NOT last week, not last year, not last decade, but a full century ago, Americans chose to unmoor their politics from the United States Constitution and the ideas of individual natural freedom, private property, the rule of law, and the equal protection of the laws.

Americans wanted their politics to be free-floating, unanchored, unguided, all in the name of pursuing some vague notion of “progress,” but in reality drifting aimlessly, without purpose, without end or goal. We talk about moving “forward,” but we never make clear how that differs from “backward.”

Why have we done this? Why have we abandoned our great Constitutional limits on government power in favor of an undefined or ill-defined, vague concept? Because Americans wanted something more than mere constitutional government that protects the individual natural freedom and private property of citizens through the rule and equal protection of laws.


Americans wanted their government to become a fusion of Santa Claus and Big Daddy: handing out free stuff while leading, controlling, and regulating everyone. All the time. In all areas of life. Without pesky constitutional limits.

And Americans understood the best way to rid ourselves of the binding government limits of the Constitution is to attack, ridicule, and ignore the ideas that used to provide the purpose of constitutional government: protecting individual natural freedom and private property through the rule and equal protection of laws.


This, Americans came to believe over the last 100 years, is how “society” can achieve “social justice” while being managed “scientifically.”

This combination of alleged social justice and the scientific management of society—redistributing private property while regulating everything—is as close as Americans have ever come to defining progress, the raison d’être of modern American politics, the single idea modern Americans love to love and hate to clarify.

The result is that the United States Constitution has become irrelevant to American politics, American government, American law and public policy.

Few know what the Constitution means. Few care. Some even laugh about it, including our own elected politicians. If ever the Constitution is mentioned in public discussions, Americans assume that some lawyer or judge will pronounce its authoritative meaning, like a prophet interpreting special revelation from God.


Americans have forgotten that it is their Constitution, that their interpretation is more meaningful and more important, ultimately, than anything offered by judges who think the purpose of constitutional government and progressive activism are the same thing.

Americans have forgotten that it was WE THE PEOPLE who authoritatively ordained and established the Constitution, not judges or bureaucrats or regulators or politicians.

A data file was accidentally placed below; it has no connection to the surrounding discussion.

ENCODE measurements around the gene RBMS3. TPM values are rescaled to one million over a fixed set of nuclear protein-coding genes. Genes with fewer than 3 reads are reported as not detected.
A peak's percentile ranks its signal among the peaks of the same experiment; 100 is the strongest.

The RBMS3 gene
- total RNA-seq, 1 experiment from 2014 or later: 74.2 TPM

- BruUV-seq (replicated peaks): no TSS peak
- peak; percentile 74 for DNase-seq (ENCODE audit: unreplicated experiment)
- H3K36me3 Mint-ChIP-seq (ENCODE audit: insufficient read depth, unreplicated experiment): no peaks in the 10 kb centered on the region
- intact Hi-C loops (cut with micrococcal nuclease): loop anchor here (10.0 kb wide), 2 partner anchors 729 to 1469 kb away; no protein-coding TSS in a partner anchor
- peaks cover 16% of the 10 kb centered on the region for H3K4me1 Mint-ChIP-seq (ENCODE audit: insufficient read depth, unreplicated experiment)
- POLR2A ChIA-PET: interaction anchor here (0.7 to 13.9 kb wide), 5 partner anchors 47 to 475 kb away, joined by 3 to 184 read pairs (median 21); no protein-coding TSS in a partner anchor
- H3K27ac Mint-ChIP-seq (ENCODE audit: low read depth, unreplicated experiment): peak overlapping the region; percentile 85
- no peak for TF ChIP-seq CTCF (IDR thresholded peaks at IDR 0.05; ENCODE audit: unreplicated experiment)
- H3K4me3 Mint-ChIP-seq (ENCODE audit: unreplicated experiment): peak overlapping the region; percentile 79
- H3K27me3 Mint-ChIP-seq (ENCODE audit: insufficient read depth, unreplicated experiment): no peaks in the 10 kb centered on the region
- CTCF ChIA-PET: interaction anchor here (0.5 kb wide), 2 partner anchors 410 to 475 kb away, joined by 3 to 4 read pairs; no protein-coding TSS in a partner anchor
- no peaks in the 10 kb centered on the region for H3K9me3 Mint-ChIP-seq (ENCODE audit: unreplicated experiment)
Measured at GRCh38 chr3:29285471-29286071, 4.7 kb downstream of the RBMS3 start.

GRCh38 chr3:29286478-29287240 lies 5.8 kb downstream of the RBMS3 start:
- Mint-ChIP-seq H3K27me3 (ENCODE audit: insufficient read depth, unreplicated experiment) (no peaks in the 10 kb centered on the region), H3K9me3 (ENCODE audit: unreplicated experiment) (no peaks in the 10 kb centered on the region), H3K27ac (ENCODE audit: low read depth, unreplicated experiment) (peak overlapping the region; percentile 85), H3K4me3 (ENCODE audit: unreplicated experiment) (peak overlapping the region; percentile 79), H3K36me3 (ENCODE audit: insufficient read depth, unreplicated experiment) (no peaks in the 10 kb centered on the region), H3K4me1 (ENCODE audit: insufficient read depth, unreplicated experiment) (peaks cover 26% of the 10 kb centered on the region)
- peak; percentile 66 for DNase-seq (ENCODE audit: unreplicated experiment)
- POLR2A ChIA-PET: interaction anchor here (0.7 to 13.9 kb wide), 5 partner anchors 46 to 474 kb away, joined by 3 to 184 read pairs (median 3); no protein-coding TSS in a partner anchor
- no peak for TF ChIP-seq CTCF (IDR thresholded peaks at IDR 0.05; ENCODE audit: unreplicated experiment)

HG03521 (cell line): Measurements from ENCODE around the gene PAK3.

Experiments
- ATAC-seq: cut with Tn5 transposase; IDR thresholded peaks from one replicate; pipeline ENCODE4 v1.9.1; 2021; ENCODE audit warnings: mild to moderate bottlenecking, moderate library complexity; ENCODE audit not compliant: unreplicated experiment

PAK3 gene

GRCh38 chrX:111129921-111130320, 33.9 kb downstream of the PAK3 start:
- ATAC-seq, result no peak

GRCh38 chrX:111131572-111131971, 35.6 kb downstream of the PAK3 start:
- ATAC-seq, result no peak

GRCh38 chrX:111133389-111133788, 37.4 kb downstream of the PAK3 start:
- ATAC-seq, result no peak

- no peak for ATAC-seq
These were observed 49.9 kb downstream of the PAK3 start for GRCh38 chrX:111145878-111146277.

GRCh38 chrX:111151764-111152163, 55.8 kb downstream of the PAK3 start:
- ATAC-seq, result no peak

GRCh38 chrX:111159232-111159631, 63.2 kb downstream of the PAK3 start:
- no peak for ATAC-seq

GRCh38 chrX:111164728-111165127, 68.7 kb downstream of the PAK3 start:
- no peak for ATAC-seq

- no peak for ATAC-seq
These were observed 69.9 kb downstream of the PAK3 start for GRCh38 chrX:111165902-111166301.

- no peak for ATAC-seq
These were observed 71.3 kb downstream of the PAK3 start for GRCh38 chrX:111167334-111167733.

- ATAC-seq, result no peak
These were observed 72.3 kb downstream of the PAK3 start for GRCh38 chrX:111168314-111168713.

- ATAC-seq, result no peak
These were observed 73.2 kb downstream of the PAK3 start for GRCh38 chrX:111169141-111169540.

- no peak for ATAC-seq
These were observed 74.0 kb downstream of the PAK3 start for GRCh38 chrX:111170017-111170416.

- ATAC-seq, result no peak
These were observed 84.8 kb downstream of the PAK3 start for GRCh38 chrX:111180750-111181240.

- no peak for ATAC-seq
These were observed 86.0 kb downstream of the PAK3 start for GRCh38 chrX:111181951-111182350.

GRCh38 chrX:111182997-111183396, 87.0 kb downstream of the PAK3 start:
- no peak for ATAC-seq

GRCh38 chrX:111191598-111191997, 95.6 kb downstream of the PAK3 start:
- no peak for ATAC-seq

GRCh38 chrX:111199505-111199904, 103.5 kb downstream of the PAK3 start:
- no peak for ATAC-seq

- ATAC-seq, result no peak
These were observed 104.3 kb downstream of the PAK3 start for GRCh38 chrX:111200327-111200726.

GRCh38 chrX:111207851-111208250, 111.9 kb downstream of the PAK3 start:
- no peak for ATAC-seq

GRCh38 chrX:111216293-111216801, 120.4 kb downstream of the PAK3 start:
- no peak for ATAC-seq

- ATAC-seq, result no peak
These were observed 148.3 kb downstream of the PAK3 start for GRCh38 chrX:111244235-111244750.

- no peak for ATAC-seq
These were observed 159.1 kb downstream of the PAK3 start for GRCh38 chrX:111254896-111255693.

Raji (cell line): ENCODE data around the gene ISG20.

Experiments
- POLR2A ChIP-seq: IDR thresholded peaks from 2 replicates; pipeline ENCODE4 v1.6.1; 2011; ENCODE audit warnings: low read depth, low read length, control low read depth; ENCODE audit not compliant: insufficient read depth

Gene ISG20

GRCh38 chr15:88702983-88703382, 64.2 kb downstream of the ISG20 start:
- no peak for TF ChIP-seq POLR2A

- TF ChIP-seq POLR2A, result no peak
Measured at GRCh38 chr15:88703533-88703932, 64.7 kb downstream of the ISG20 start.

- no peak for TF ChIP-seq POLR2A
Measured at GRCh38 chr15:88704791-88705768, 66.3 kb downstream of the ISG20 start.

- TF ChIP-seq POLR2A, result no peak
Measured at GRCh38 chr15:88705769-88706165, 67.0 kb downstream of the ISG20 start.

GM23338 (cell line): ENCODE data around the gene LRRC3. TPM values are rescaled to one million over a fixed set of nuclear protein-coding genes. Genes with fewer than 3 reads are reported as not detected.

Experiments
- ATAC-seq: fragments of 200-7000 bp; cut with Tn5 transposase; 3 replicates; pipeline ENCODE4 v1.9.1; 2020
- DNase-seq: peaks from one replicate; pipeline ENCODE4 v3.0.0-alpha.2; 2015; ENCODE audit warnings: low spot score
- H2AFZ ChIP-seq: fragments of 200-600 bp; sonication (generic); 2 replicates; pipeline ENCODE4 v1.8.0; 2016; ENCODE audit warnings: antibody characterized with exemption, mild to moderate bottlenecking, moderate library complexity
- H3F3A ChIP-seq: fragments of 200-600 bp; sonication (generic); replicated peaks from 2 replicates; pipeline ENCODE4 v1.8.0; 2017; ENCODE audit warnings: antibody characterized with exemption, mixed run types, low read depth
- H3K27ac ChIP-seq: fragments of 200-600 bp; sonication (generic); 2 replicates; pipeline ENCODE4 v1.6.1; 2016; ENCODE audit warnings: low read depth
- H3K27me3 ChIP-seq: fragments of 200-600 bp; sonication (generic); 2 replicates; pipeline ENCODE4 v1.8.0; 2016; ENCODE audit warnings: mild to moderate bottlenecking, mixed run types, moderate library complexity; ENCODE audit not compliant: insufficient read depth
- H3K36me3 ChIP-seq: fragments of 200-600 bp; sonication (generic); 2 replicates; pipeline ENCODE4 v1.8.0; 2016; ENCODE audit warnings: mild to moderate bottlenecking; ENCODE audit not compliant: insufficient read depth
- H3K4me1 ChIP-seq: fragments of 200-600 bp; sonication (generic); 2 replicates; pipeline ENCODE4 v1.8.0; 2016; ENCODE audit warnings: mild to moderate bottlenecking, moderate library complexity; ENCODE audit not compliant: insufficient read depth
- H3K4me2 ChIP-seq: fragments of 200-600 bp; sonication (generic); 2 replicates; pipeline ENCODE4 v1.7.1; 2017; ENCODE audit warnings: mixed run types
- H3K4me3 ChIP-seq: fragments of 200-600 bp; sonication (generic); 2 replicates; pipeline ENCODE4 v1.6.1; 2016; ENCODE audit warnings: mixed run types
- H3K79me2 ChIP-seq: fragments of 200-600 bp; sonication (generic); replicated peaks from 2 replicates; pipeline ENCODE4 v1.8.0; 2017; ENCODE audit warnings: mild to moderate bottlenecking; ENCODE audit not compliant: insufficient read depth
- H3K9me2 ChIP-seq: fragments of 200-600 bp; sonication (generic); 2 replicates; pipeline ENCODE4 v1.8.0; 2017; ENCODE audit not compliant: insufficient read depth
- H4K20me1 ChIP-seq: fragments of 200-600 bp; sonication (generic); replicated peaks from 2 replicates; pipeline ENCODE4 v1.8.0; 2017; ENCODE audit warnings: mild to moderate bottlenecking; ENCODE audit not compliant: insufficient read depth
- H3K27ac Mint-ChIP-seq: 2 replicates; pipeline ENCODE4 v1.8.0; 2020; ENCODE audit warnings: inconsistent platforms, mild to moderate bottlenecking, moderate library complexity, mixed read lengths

And as the Constitution has become irrelevant, so too have become irrelevant the basic principles the Constitution was designed to serve: protecting the individual natural freedom and private property of citizens through the rule and equal protection of laws.


In part, this is why Americans no longer look for constitutional public servants—we no longer seek to elect constitutional officers.

Instead, we look for “leaders.” We look for those people who seem bigger than any government office or position or title, bigger than life.

We want to vote for those who seem to embody that fusion of Santa Claus and Big Daddy: Those who promise to give away “free” stuff while guiding, controlling, and regulating everyone. All the time. In all areas of life. Without any pesky constitutional limits.


The problem is that nothing is really free. What appears to be free to some is really taken from others. Which requires great power.

And guiding, controlling, and regulating everyone, all the time, in all areas of life, without any pesky constitutional limits, requires great power.

So who or what kinds of people are most attracted to politics in our modern United States? Those most attracted to power! What else would we expect? What else should we expect?

Our current presidential politics is but an example. The two front-runners are people committed to power. Not as a means. As an end. As the end: acquiring more power for the purpose of acquiring more power. Without any regard to the Constitution, the law, or any principle that might place limits on power by establishing proper purposes for the exercise of power.


So what standard remains by which we citizens might judge our presidential candidates? How are we to choose among power-hungry, power-seeking, power-mongers?

Increasingly, we turn to their personal lives, their personalities and personal idiosyncrasies. We think maybe, just maybe, we can avoid cult-ism and the dangers of tyranny if we select the right kind of person to be our Big Daddy Santa Clause.

To be an American elector today is to be an armchair political psychologist. Our politics has become more personal and more about personality as it has become less Constitutional. Personal matters matter more today than ideas or principles or even policies.